Flat Tire is a departure in that it is Allan Holdsworth's first unaccompanied record, executed with the Synthaxe guitar synthesizer. Holdsworth uses the instrument not only to play basslines, string- and choir-like chord swells, and quicksilver single-note lines, but also to trigger drum patches. The result is more of a one-man band effect than a solo guitar performance. Some of the synth sounds are quite reminiscent of his 1987 album Sand. The music is a bit static and repetitive overall, particularly on tracks like "Please Hold On," "So Long," and "Don't You Know," during which single lines flutter over subtly shifting rubato harmonies. The brassy chords that surface during "The Duplicate Man" are perhaps the best example of Holdsworth's sonic creativity. More varied and rewarding are the tempo-based tracks, particularly "Eeny Meeny" and "Bo Peep," both of which feature bassist Dave Carpenter, who played on 2000's excellent The Sixteen Men of Tain. Other highlights include the quasi-African percussion collage of "Snow Moon" and the steady groove and syncopations of "Curves." Certainly not the best introduction to Holdsworth's music, but his die-hard fans will want to pay it close attention.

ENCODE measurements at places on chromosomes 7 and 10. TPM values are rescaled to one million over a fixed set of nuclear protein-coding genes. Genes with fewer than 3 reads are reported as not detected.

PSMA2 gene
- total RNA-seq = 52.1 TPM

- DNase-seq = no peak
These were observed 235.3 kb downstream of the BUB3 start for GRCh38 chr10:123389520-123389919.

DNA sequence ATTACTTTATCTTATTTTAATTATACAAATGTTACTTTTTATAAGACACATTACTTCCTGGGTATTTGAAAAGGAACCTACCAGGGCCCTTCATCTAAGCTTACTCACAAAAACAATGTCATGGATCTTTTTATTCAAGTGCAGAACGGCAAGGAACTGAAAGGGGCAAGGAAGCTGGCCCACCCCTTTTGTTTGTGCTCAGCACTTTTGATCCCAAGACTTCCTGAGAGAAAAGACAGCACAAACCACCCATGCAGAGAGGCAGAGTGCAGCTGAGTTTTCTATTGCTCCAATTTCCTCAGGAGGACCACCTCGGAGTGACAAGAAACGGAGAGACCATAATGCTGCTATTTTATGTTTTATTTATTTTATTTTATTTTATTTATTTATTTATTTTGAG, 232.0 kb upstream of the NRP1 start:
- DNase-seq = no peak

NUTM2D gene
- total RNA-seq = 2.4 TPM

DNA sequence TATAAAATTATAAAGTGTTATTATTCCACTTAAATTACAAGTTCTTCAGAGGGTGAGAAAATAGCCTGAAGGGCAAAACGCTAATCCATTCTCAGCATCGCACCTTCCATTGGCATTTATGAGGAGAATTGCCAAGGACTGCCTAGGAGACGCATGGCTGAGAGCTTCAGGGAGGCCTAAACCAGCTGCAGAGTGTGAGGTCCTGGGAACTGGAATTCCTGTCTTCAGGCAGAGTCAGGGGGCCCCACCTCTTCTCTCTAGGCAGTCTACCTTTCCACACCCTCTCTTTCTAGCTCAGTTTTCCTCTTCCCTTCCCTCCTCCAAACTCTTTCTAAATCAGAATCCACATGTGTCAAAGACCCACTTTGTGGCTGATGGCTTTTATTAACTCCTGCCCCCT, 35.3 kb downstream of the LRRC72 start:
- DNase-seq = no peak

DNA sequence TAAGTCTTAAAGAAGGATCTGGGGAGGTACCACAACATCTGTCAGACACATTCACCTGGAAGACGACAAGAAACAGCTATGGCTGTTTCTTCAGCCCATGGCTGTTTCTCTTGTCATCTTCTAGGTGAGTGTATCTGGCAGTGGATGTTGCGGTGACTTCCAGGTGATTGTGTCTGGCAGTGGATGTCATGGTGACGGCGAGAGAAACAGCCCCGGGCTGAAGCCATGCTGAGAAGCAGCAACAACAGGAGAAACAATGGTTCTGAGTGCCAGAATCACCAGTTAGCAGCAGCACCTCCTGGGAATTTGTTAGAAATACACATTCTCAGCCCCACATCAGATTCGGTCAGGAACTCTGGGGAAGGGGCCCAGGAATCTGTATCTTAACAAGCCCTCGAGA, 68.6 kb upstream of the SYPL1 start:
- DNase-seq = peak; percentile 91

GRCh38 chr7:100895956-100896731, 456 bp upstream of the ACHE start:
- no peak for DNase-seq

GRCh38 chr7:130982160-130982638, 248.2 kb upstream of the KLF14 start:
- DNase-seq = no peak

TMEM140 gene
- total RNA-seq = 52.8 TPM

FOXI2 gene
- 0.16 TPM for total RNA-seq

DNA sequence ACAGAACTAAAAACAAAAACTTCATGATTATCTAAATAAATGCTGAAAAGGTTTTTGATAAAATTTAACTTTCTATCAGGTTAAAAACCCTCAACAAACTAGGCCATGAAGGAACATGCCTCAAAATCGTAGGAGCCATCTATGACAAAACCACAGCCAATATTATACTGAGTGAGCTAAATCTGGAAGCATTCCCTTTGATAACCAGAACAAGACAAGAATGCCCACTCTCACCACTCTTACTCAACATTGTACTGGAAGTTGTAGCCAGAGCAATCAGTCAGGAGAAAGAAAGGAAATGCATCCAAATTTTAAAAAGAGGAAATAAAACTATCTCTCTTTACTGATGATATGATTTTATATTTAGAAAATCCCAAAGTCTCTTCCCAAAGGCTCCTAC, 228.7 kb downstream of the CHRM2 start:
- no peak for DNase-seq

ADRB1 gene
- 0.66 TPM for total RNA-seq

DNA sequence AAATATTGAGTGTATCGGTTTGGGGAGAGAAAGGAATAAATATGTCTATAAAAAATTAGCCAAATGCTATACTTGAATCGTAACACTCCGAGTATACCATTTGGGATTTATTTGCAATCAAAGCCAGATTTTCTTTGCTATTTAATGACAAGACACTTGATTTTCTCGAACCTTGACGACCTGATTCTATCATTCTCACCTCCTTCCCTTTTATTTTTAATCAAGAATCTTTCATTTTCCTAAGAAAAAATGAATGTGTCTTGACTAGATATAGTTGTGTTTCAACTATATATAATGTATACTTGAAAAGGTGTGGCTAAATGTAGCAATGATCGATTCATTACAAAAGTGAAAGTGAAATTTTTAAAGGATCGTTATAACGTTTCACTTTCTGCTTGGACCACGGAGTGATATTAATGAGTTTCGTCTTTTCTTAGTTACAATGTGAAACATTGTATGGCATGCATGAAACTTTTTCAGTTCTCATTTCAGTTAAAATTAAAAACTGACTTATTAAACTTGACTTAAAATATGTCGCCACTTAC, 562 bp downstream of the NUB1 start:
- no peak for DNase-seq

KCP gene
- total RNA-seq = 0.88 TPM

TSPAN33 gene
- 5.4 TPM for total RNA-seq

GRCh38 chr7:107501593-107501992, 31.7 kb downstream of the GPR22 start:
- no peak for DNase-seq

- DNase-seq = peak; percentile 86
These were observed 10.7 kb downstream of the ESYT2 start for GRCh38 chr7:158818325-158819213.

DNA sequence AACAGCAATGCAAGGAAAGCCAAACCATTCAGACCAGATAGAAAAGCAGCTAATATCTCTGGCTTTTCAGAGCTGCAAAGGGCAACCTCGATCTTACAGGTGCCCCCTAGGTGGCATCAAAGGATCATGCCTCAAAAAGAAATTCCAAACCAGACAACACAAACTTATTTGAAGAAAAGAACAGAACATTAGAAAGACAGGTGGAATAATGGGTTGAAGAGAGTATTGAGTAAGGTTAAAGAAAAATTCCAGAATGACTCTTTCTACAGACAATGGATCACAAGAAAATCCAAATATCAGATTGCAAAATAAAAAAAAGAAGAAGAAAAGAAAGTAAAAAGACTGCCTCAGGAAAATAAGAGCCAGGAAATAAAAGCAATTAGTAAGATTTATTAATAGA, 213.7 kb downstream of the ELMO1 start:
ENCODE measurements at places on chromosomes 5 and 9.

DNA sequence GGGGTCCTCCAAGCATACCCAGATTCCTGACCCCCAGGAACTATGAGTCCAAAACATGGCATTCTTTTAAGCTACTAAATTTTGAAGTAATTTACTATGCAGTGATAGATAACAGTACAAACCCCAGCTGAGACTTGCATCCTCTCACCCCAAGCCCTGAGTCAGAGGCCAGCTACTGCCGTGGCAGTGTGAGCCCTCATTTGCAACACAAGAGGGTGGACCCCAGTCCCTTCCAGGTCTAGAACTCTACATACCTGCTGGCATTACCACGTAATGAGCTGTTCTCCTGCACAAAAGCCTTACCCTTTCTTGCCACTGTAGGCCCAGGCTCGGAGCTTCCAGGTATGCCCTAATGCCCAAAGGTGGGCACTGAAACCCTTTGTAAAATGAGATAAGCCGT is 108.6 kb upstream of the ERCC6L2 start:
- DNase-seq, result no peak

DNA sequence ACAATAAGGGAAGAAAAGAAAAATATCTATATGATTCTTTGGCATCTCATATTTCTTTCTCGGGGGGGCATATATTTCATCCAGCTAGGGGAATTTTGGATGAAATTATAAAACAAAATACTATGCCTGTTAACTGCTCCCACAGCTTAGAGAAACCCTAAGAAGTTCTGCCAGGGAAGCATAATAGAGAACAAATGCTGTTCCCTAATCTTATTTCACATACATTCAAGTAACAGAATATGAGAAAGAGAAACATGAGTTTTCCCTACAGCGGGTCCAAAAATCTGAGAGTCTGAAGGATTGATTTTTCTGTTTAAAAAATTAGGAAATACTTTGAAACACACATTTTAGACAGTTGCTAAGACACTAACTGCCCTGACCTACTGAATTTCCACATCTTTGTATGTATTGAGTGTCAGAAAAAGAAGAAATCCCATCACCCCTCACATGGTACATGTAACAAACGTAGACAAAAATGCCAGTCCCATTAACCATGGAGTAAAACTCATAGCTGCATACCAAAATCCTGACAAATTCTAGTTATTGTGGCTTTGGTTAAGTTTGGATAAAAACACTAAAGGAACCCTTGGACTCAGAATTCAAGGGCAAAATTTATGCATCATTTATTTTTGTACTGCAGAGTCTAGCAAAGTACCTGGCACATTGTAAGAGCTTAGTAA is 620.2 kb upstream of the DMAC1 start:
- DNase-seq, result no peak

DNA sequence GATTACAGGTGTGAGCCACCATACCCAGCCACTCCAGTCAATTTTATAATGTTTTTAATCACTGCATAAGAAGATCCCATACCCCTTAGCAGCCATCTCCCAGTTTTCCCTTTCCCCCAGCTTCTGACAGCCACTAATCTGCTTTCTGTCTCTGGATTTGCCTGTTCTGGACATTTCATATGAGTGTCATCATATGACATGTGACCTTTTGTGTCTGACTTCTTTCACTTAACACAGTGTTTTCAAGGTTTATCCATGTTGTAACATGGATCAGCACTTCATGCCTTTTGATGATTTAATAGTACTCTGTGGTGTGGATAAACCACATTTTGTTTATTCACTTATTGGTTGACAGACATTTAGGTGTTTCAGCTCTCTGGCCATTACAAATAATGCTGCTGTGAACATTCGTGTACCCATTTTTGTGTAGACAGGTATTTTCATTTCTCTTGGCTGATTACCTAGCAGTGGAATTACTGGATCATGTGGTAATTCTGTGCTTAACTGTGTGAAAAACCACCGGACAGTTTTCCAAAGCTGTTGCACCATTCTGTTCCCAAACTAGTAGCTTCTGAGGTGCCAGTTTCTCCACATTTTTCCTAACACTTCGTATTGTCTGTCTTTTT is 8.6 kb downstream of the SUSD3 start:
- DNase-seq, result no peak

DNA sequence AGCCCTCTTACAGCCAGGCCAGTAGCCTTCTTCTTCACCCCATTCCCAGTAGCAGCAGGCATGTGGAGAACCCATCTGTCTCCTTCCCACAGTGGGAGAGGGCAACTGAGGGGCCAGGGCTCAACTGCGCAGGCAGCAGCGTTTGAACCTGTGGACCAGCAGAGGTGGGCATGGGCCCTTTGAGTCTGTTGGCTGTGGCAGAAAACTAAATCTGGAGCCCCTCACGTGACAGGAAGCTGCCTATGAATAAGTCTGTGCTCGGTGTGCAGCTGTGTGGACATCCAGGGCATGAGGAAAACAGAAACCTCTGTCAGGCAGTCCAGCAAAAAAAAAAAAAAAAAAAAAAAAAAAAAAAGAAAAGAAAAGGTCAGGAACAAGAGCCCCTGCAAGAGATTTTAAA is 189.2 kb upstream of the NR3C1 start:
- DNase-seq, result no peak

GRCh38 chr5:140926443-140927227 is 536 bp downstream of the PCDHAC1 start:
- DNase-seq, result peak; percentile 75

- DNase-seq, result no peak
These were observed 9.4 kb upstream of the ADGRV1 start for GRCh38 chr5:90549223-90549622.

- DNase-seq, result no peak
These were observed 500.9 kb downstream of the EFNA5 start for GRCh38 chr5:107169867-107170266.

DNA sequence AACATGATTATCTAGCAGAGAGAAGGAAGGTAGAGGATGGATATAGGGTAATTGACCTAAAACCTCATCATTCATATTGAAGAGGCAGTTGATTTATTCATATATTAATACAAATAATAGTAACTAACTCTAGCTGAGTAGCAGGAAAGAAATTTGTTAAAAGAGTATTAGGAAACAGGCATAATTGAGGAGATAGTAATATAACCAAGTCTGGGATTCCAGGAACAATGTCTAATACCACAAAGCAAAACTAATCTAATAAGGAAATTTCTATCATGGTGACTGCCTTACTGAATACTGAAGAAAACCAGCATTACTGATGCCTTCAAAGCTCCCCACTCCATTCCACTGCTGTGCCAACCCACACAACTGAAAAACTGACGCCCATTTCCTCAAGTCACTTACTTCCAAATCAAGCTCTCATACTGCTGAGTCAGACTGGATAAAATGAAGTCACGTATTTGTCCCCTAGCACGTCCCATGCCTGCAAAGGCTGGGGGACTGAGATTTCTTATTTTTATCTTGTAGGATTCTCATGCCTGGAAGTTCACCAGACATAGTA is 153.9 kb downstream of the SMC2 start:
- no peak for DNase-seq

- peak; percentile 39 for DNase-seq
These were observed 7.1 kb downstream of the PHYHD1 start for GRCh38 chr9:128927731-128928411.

AllMusic Review by David R. Adler